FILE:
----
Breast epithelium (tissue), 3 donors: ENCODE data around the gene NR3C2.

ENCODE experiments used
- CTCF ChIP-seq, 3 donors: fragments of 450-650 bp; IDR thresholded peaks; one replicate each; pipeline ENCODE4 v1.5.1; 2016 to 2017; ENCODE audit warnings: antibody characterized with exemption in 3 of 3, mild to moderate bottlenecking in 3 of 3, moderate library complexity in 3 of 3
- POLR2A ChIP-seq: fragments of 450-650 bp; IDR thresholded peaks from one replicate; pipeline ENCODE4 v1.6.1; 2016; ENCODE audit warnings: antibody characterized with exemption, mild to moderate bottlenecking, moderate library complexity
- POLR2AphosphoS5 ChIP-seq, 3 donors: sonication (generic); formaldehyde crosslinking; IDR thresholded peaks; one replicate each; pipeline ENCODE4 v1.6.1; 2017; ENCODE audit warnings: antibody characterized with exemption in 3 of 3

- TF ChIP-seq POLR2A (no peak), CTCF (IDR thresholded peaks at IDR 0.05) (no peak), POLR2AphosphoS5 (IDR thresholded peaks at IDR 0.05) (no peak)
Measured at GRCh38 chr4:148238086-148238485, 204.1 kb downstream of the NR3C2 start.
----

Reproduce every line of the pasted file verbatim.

Breast epithelium (tissue), 3 donors: ENCODE data around the gene NR3C2.

ENCODE experiments used
- CTCF ChIP-seq, 3 donors: fragments of 450-650 bp; IDR thresholded peaks; one replicate each; pipeline ENCODE4 v1.5.1; 2016 to 2017; ENCODE audit warnings: antibody characterized with exemption in 3 of 3, mild to moderate bottlenecking in 3 of 3, moderate library complexity in 3 of 3
- POLR2A ChIP-seq: fragments of 450-650 bp; IDR thresholded peaks from one replicate; pipeline ENCODE4 v1.6.1; 2016; ENCODE audit warnings: antibody characterized with exemption, mild to moderate bottlenecking, moderate library complexity
- POLR2AphosphoS5 ChIP-seq, 3 donors: sonication (generic); formaldehyde crosslinking; IDR thresholded peaks; one replicate each; pipeline ENCODE4 v1.6.1; 2017; ENCODE audit warnings: antibody characterized with exemption in 3 of 3

- TF ChIP-seq POLR2A (no peak), CTCF (IDR thresholded peaks at IDR 0.05) (no peak), POLR2AphosphoS5 (IDR thresholded peaks at IDR 0.05) (no peak)
Measured at GRCh38 chr4:148238086-148238485, 204.1 kb downstream of the NR3C2 start.